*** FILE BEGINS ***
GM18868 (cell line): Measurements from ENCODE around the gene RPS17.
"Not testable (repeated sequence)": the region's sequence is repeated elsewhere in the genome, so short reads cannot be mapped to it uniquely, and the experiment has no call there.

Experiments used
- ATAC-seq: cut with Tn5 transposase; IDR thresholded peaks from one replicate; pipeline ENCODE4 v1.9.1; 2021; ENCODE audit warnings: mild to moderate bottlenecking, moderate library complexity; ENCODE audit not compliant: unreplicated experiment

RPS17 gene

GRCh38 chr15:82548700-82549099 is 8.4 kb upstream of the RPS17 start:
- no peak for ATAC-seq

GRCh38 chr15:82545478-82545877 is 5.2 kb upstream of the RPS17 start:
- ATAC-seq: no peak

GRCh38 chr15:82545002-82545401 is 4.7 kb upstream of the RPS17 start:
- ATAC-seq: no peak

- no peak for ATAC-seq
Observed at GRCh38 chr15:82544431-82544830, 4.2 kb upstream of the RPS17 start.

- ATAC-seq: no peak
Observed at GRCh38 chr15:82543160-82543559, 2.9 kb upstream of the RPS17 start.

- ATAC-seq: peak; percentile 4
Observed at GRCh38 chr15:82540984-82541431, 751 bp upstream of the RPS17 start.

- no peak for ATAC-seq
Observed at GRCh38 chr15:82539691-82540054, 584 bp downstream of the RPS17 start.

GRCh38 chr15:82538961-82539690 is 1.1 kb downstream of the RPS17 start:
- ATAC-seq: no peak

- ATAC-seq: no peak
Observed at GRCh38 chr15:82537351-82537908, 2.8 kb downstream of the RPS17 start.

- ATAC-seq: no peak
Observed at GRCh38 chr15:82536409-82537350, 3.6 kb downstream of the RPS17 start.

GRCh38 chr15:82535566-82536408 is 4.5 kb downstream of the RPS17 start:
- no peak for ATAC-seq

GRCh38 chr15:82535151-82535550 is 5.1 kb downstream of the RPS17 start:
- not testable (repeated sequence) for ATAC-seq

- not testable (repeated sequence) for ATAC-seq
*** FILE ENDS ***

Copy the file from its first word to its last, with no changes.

GM18868 (cell line): Measurements from ENCODE around the gene RPS17.
"Not testable (repeated sequence)": the region's sequence is repeated elsewhere in the genome, so short reads cannot be mapped to it uniquely, and the experiment has no call there.

Experiments used
- ATAC-seq: cut with Tn5 transposase; IDR thresholded peaks from one replicate; pipeline ENCODE4 v1.9.1; 2021; ENCODE audit warnings: mild to moderate bottlenecking, moderate library complexity; ENCODE audit not compliant: unreplicated experiment

RPS17 gene

GRCh38 chr15:82548700-82549099 is 8.4 kb upstream of the RPS17 start:
- no peak for ATAC-seq

GRCh38 chr15:82545478-82545877 is 5.2 kb upstream of the RPS17 start:
- ATAC-seq: no peak

GRCh38 chr15:82545002-82545401 is 4.7 kb upstream of the RPS17 start:
- ATAC-seq: no peak

- no peak for ATAC-seq
Observed at GRCh38 chr15:82544431-82544830, 4.2 kb upstream of the RPS17 start.

- ATAC-seq: no peak
Observed at GRCh38 chr15:82543160-82543559, 2.9 kb upstream of the RPS17 start.

- ATAC-seq: peak; percentile 4
Observed at GRCh38 chr15:82540984-82541431, 751 bp upstream of the RPS17 start.

- no peak for ATAC-seq
Observed at GRCh38 chr15:82539691-82540054, 584 bp downstream of the RPS17 start.

GRCh38 chr15:82538961-82539690 is 1.1 kb downstream of the RPS17 start:
- ATAC-seq: no peak

- ATAC-seq: no peak
Observed at GRCh38 chr15:82537351-82537908, 2.8 kb downstream of the RPS17 start.

- ATAC-seq: no peak
Observed at GRCh38 chr15:82536409-82537350, 3.6 kb downstream of the RPS17 start.

GRCh38 chr15:82535566-82536408 is 4.5 kb downstream of the RPS17 start:
- no peak for ATAC-seq

GRCh38 chr15:82535151-82535550 is 5.1 kb downstream of the RPS17 start:
- not testable (repeated sequence) for ATAC-seq

- not testable (repeated sequence) for ATAC-seq